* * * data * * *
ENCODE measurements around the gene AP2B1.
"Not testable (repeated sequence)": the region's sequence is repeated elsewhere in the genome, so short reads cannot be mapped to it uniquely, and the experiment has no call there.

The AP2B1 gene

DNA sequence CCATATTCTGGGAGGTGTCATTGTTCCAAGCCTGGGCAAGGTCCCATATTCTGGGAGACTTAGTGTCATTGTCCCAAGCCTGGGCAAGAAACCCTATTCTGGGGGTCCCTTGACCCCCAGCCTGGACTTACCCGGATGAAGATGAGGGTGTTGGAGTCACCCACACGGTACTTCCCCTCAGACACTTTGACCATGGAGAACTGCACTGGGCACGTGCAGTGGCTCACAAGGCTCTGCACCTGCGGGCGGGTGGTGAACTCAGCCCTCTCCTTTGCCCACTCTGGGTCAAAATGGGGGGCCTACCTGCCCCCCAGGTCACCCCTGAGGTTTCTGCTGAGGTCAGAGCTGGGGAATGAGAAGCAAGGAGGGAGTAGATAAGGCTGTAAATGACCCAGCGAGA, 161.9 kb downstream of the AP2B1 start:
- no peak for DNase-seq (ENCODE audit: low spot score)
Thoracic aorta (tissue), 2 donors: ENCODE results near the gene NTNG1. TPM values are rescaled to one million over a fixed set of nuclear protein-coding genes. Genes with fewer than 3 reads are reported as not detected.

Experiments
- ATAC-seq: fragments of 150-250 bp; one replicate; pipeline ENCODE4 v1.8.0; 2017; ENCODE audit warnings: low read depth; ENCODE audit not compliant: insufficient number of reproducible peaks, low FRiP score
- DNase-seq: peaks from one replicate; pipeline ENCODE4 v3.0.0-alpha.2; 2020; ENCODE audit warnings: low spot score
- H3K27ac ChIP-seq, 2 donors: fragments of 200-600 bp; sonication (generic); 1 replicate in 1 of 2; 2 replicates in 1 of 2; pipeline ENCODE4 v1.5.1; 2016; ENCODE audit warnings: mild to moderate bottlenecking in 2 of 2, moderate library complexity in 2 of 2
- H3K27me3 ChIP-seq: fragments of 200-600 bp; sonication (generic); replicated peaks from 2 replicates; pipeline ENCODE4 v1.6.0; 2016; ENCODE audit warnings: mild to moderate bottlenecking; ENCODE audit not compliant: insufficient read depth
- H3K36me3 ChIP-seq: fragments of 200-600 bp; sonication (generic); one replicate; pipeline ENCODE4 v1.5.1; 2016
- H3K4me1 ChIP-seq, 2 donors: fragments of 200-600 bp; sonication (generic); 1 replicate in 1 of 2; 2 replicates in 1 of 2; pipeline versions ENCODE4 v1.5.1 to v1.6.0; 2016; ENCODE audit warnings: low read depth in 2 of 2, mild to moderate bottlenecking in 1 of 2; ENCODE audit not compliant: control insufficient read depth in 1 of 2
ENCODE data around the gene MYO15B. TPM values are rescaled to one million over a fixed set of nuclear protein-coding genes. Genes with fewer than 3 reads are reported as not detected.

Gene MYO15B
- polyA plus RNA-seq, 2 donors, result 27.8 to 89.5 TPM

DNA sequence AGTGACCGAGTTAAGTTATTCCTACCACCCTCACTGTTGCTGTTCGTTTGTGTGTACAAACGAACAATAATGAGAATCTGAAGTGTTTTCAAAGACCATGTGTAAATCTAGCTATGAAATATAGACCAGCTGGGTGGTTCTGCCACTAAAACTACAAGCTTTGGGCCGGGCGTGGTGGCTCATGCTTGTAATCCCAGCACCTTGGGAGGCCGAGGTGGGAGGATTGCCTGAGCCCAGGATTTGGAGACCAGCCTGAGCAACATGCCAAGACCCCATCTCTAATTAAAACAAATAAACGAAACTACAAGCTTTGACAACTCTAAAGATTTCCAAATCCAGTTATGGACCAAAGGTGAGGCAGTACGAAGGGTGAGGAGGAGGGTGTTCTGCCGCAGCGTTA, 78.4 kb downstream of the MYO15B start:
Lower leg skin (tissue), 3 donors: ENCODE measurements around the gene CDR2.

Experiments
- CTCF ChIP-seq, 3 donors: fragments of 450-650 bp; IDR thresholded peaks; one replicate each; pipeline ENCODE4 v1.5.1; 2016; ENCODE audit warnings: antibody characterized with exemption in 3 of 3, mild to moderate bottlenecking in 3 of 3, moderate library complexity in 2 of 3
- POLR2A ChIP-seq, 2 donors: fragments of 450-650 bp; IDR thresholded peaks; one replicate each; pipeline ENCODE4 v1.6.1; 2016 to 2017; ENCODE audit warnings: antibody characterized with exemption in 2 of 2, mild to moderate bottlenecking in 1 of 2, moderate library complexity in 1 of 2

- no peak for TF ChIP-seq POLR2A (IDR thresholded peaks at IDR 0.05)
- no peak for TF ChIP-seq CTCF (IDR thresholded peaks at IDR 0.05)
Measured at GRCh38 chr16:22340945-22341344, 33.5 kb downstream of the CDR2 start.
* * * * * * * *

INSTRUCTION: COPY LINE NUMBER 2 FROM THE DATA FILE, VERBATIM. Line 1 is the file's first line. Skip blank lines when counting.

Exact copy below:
"Not testable (repeated sequence)": the region's sequence is repeated elsewhere in the genome, so short reads cannot be mapped to it uniquely, and the experiment has no call there.